We need to be sobered at the awesomeness of the cost to set us free from sin—what the Creator endured. We have been purchased, and are obliged to our Purchaser.
In Luke 14:25-33, two parables and an exhortation urge us to forsake all that we have as a mandatory condition for becoming Christ's true disciples.
Bill Onisick, reflecting on grandiose, prideful building projects that have terminated because of cost overruns, cautions us to carefully count the cost of our spiritual building project. We are God's building, God's field, and fellow laborers with God on . . .
Can we grasp the enormous cost of the payment that was made to enable our eternal future? Could we dare ask for more? Jesus laid His own eternal life on the line!
Of all of God's appointed times, the Passover is one that we should not rush into without thought and preparation, lest we miss the awesome depth of its meaning.
Many people believe that our sins are the focus of Passover—but they are wrong! Jesus Christ, the Passover Lamb, should be our focus. How well do you know Him?
It is our responsibility to glorify God. As obedient children, we bring Him honor; as disobedient children, we bring shame on Him and blaspheme His name.
The focus of our self-examination should not be self-centered or comparing ourselves with others, but on the awesome significance of His sacrifice.
David Grabbe, engagin in a futile exercise of estimating the total value of the creation, and a Creator, worth infinitely more than all the phenomena we can possibly see or comprehend, ponders how such a Creator would divest Himself of all His power, becom. . .
John Ritenbaugh, acknowledging that most professing Christians are aware of the New Covenant, cautions us not to fall prey to the insidious error that much of the Protestant—especially the evangelical—world teaches. The error lies in misconstru. . .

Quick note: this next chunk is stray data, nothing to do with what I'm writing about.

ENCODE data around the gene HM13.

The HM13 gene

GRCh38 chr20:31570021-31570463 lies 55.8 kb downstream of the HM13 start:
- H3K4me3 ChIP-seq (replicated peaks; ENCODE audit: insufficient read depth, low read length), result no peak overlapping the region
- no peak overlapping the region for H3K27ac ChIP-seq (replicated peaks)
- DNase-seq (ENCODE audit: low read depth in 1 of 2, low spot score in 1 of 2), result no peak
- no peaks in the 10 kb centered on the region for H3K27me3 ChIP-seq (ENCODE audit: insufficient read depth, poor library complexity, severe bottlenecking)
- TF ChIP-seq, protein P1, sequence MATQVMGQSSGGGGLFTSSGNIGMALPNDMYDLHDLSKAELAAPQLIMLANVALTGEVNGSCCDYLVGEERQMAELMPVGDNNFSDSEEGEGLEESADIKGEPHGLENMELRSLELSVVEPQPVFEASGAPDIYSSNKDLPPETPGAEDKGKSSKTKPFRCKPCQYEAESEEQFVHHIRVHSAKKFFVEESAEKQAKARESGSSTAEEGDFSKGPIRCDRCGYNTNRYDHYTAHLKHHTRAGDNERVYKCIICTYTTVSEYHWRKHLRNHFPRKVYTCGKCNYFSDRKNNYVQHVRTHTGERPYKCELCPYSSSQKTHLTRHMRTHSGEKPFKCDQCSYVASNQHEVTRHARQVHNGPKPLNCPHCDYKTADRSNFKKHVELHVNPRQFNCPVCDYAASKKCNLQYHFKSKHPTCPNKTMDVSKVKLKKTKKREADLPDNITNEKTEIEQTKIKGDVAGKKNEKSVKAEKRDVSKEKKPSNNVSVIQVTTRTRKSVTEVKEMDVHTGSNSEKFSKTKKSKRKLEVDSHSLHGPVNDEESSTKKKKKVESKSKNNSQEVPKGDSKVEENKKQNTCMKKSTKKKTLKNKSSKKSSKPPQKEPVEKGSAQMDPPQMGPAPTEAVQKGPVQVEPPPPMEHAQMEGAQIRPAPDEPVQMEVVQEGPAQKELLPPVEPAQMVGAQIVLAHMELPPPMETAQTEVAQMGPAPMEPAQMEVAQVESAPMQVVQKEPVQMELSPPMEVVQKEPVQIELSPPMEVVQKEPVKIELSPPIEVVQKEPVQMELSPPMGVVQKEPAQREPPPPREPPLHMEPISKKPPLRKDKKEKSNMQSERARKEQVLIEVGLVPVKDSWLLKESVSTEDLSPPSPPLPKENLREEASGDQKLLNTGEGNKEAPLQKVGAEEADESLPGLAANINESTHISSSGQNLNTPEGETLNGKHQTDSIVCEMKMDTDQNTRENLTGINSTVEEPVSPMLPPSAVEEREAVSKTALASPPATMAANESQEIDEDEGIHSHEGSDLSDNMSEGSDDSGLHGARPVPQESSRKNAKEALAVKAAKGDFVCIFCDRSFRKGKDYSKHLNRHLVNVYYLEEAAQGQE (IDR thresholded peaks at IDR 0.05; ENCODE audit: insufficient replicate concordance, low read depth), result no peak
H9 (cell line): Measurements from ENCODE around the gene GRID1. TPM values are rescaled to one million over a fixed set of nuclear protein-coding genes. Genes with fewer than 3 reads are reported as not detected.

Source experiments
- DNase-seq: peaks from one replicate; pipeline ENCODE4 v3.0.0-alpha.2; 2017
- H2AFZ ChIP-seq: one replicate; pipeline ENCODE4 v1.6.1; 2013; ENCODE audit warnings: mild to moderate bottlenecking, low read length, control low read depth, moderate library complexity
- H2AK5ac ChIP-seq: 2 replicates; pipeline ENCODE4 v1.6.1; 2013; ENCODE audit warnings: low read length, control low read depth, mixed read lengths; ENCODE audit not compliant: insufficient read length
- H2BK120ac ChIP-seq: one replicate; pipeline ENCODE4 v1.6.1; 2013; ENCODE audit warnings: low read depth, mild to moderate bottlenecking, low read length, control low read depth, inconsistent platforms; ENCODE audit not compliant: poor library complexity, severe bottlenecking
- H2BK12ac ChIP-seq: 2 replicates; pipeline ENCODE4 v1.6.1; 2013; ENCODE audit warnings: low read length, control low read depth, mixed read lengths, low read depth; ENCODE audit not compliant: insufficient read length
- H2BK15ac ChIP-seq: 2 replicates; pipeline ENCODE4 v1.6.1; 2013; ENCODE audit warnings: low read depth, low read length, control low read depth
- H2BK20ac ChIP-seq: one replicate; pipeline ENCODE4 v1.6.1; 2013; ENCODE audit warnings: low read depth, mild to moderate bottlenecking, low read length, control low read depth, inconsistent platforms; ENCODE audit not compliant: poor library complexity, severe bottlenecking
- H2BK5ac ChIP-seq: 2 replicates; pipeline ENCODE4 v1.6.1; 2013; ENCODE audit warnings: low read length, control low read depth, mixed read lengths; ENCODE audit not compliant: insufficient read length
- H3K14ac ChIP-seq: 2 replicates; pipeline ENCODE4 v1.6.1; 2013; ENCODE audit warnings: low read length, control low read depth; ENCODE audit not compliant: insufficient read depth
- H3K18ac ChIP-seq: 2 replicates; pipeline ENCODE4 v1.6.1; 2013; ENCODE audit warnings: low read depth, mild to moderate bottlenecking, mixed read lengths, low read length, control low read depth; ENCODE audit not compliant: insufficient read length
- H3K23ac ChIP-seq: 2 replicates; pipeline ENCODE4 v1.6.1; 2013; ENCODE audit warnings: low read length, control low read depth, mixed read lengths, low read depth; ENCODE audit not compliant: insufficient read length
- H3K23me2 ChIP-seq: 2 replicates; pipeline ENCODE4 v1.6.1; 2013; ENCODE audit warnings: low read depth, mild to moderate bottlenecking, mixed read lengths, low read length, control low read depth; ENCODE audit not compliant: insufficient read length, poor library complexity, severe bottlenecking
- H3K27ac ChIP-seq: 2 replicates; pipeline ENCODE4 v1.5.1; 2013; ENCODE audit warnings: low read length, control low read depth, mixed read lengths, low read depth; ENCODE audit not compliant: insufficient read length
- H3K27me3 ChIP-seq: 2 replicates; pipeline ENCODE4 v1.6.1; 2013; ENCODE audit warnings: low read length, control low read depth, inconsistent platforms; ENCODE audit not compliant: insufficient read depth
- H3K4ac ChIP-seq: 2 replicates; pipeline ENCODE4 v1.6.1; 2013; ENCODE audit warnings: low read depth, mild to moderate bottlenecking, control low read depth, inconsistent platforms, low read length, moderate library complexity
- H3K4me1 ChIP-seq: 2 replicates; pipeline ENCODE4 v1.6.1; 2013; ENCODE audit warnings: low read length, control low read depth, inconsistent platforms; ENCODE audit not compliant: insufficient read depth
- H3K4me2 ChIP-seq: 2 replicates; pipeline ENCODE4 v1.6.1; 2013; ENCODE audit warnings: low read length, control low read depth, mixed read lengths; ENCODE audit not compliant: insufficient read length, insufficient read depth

Richard Ritenbaugh recounts the bitter feud which took place between two brothers, Adolph Dassler (founder of Adidas® shoes), and Rudolph Dassler (founder of Puma® shoes), stemming from a misunderstanding during a time Adolf took shelter in a bomb-shelter. . .
John Ritenbaugh reiterates that the subtle changes made by the Worldwide Church of God have contaminated and corrupted virtually every doctrine we have lived by. Alterations in 'the package' affect the whole of what is produced. Proponents of these doctrin. . .
John Ritenbaugh, focusing on the description of the New Covenant in Hebrews 8:10, reminds us that, although God never intended the Old Covenant to endure eternally, the spiritual and immutable law (shared by both the old and new covenants) was to last fore. . .
John Ritenbaugh claims that the harshest criticism we receive is for our position opposing the doctrine of eternal security, having the audacity to suggest that works are required for salvation. I Timothy 1:8 indicates that the Law is good only if we use i. . .
In this sermon, John Ritenbaugh expounds the symbolism of the blood as a witness in I John 5:6. Blood atonement, referenced 427 times in the Bible, dramatically magnifies the seriousness God places on the consequences of sin. Only blood can atone for sin (. . .
Reminiscing about his experiences as a wedding photographer, John Reid encourages all of us to reminisce about the solemn vows we made at our baptism. Like the marriage covenant, counting the cost is the most serious part of the baptismal agreement, not so. . .
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